700 Club in Middle of DirecTV-Family Dispute

In an effort to appease viewers of The 700 Club, DirecTV Inc. said it would offer the Rev. Pat Robertson's long-running televangelism show free of charge if it cannot reach a carriage agreement with ABC Family.

But Robertson last week rebuked the offer, as no signs of a deal between ABC and DirecTV were imminent at press time. ABC Cable Group officials shot back at DirecTV, saying the dispute revolves more around retransmission-consent deals than ABC Family licensing fees.

DirecTV is threatening to drop ABC Family, which carries the 700 Club, by March 31 after refusing to pay what it says is a 35 percent rate fee increase proposed by the network. Sources peg ABC Family's monthly license fee at around 18 cents.

Viewers of The 700 Club, which airs on ABC Family three times a day, bombarded DirecTV with calls two weeks after Robertson listed DirecTV president Roxanne Austin's office phone number on the show.

Robertson's organization, the Christian Broadcasting Network, once owned ABC Family; the show airs on the channel under contractual obligations related to its sale.

Trying to stem the tide of calls, DirecTV sent a letter to CBN president Michael Little touting the offer and expressing its "dismay" that ABC Family "dragged" the 700 Club into the carriage battle, company senior vice president of programming acquisitions Michael Thornton said.

"We certainly don't want to disrupt our collective 700 Club viewers — our beef is not with The 700 Club, but with [ABC Cable Group and ABC Family parent The Walt] Disney [Co.]," Thornton said.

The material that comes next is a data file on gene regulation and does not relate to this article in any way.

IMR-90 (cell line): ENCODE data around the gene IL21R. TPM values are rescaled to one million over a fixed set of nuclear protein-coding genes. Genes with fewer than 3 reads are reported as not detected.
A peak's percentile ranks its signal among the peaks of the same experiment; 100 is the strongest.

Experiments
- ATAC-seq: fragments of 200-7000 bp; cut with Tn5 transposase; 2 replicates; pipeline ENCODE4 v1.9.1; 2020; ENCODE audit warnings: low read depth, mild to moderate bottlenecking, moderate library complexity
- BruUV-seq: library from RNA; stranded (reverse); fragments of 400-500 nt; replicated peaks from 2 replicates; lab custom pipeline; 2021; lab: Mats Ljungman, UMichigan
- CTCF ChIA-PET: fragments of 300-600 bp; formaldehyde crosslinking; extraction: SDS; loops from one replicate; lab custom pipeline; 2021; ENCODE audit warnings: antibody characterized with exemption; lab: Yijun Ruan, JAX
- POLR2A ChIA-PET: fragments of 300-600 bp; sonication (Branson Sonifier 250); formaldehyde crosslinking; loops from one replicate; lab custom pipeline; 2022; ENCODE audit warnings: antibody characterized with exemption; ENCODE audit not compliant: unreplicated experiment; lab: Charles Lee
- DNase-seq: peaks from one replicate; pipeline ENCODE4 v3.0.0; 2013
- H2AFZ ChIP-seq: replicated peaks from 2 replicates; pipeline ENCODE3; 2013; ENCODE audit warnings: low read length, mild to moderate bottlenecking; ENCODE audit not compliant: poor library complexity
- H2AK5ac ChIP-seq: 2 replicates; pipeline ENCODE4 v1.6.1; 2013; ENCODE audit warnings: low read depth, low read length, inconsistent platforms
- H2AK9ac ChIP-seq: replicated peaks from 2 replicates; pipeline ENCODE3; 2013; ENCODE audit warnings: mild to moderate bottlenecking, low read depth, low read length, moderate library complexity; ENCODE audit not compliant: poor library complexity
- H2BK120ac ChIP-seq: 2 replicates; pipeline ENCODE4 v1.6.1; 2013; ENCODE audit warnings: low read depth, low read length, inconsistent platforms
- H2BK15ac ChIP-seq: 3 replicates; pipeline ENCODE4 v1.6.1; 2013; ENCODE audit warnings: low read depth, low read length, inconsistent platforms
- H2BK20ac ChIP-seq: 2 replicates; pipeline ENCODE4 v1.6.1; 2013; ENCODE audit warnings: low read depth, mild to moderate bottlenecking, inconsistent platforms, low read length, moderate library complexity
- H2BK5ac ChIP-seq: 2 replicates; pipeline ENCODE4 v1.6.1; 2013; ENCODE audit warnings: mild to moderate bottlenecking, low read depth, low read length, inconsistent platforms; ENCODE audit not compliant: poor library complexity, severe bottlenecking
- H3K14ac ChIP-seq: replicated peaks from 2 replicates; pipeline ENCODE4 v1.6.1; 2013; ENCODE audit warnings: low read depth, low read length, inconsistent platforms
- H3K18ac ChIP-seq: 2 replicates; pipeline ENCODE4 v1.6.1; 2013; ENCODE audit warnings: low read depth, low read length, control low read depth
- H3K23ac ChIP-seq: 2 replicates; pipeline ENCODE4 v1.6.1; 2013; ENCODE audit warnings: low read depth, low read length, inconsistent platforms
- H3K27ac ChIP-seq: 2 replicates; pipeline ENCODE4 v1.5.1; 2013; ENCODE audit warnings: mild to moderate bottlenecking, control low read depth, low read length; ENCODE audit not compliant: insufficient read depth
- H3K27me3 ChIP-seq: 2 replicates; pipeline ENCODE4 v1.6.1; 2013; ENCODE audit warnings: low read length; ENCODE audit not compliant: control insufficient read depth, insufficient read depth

Robertson nixed the idea, saying being an "orphan" on DirecTV without knowing which programs would precede or follow 700 Club
"is not very appealing." He also said he's hopeful that ABC Family and DirecTV would come to an amicable solution.

ABC Cable Group issued a release stating that making 700 Club
available on another channel "does not address" the overall issue of DirecTV's fundamental problem with Disney-owned networks and retransmission-consent issues.

"DirecTV has raised a range of issues between our companies, including retransmission consent for ABC [owned-and-operated] local stations, which expires for DirecTV at the end of the year," said the statement. "We have made reasonable offers to resolve our issues, while DirecTV chooses to hold ABC Family hostage in an attempt to extort unrelated concessions from our company."

ABC Family, which has rolled out such reality fare as My Life As a Sitcom and The Last Resort, has been struggling in the ratings. Through February, it averaged a 0.6 household rating, down 25 percent from the same period in 2002, according to Nielsen Media Research data.